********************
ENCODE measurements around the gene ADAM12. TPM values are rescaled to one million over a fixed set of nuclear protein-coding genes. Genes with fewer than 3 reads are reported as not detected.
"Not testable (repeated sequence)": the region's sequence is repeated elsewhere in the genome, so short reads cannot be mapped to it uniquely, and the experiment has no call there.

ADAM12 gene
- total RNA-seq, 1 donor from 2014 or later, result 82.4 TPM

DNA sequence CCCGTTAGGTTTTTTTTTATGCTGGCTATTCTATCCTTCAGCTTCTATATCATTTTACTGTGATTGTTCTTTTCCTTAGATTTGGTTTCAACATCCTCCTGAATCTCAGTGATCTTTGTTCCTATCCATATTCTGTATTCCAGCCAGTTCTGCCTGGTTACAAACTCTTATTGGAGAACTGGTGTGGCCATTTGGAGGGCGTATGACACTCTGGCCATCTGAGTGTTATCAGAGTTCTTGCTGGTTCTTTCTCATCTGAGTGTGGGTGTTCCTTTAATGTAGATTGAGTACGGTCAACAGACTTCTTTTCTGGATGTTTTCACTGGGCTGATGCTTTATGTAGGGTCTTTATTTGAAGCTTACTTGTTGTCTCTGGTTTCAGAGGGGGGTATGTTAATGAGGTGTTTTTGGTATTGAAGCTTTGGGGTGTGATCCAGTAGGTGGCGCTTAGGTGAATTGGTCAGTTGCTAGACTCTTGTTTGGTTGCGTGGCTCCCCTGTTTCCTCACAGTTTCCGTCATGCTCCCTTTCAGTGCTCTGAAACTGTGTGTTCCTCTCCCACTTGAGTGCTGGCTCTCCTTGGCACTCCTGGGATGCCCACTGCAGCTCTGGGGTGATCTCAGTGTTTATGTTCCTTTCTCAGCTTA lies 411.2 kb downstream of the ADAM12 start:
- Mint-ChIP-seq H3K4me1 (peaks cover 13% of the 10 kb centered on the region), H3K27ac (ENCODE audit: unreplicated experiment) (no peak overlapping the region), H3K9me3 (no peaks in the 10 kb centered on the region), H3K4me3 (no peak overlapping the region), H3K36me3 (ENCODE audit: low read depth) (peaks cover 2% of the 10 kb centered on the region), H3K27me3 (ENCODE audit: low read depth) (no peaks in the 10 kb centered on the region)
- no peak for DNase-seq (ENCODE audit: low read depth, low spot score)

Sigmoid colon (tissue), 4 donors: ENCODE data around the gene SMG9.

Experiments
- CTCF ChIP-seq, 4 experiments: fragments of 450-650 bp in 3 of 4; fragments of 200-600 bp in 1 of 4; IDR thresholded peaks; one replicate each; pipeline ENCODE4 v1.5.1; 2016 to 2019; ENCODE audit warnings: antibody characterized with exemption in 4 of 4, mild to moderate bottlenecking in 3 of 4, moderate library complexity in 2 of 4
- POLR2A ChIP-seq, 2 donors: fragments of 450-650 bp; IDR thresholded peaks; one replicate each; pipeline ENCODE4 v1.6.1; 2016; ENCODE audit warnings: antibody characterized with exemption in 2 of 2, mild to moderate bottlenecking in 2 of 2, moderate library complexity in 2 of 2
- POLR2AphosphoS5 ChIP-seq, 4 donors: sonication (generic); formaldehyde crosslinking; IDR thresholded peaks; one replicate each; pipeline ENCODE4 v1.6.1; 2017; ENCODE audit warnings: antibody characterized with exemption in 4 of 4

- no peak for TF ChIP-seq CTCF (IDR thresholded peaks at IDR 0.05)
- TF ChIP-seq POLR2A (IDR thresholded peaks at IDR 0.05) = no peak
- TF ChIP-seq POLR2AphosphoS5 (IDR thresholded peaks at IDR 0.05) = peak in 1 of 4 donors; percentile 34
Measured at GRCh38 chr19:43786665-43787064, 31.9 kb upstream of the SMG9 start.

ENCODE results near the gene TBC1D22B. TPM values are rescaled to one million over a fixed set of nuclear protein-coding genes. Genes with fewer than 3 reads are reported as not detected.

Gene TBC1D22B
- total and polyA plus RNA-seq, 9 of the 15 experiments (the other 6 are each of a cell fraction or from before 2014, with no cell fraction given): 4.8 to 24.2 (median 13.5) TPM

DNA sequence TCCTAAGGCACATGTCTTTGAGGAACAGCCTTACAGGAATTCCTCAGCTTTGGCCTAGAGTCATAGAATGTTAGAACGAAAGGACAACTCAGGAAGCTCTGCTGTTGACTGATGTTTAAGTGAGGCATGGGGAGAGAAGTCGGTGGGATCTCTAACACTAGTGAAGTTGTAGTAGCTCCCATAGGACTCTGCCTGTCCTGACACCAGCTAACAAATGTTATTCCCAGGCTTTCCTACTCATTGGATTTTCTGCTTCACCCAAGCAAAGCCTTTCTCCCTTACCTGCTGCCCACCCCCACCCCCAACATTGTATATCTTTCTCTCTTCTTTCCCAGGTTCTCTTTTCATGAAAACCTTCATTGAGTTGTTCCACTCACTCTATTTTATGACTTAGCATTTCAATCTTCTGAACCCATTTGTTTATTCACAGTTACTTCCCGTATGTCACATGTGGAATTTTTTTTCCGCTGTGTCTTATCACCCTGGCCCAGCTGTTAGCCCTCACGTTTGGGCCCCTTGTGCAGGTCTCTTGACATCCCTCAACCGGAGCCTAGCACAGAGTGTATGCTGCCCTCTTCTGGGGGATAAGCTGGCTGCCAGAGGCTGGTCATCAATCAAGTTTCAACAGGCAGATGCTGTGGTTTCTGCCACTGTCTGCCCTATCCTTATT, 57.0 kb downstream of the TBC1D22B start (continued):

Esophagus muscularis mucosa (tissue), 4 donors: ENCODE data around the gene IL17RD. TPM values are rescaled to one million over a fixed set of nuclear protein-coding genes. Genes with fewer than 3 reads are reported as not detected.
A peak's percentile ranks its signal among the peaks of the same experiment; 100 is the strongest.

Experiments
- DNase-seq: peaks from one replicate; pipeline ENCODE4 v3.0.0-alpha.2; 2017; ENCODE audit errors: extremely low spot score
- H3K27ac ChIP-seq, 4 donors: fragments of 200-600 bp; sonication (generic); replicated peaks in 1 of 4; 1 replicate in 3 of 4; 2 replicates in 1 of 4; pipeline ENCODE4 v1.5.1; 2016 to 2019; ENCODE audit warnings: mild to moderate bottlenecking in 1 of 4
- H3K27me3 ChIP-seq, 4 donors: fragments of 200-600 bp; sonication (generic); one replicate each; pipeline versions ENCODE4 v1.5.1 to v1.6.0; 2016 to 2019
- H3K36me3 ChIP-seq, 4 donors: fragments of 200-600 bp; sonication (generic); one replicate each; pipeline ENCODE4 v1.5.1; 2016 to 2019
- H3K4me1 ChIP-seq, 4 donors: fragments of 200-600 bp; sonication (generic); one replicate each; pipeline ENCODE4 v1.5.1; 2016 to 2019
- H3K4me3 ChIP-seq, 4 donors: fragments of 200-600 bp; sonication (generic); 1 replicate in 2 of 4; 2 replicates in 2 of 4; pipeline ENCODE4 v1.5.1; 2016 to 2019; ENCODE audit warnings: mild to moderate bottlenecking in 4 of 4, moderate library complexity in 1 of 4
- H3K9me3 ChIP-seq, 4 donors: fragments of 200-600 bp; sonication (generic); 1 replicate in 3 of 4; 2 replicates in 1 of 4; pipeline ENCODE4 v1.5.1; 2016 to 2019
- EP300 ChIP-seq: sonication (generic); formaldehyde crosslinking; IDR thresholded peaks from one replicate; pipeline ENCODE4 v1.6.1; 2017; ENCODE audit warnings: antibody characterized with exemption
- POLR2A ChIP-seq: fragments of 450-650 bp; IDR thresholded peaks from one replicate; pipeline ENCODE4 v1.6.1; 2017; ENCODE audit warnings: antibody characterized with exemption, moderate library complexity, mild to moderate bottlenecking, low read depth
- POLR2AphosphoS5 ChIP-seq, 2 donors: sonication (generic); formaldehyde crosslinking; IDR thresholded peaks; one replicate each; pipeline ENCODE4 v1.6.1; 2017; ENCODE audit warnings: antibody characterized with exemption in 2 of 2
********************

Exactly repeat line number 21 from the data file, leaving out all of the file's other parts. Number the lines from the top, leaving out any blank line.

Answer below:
Esophagus muscularis mucosa (tissue), 4 donors: ENCODE data around the gene IL17RD. TPM values are rescaled to one million over a fixed set of nuclear protein-coding genes. Genes with fewer than 3 reads are reported as not detected.